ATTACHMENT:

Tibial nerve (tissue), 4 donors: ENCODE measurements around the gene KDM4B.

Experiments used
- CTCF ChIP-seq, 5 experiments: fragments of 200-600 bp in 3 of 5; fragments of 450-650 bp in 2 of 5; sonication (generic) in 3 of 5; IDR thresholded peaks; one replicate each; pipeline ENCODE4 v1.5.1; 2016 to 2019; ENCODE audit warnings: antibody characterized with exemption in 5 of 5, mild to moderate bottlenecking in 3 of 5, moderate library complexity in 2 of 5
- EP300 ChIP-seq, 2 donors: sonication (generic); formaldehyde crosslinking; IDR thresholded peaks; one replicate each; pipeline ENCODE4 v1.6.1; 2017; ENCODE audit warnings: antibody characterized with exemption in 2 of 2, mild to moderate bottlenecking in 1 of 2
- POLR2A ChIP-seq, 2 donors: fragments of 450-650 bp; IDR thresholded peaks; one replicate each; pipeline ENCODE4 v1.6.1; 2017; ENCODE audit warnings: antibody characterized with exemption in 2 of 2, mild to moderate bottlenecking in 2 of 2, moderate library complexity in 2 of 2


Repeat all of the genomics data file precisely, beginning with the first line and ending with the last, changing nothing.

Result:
Tibial nerve (tissue), 4 donors: ENCODE measurements around the gene KDM4B.

Experiments used
- CTCF ChIP-seq, 5 experiments: fragments of 200-600 bp in 3 of 5; fragments of 450-650 bp in 2 of 5; sonication (generic) in 3 of 5; IDR thresholded peaks; one replicate each; pipeline ENCODE4 v1.5.1; 2016 to 2019; ENCODE audit warnings: antibody characterized with exemption in 5 of 5, mild to moderate bottlenecking in 3 of 5, moderate library complexity in 2 of 5
- EP300 ChIP-seq, 2 donors: sonication (generic); formaldehyde crosslinking; IDR thresholded peaks; one replicate each; pipeline ENCODE4 v1.6.1; 2017; ENCODE audit warnings: antibody characterized with exemption in 2 of 2, mild to moderate bottlenecking in 1 of 2
- POLR2A ChIP-seq, 2 donors: fragments of 450-650 bp; IDR thresholded peaks; one replicate each; pipeline ENCODE4 v1.6.1; 2017; ENCODE audit warnings: antibody characterized with exemption in 2 of 2, mild to moderate bottlenecking in 2 of 2, moderate library complexity in 2 of 2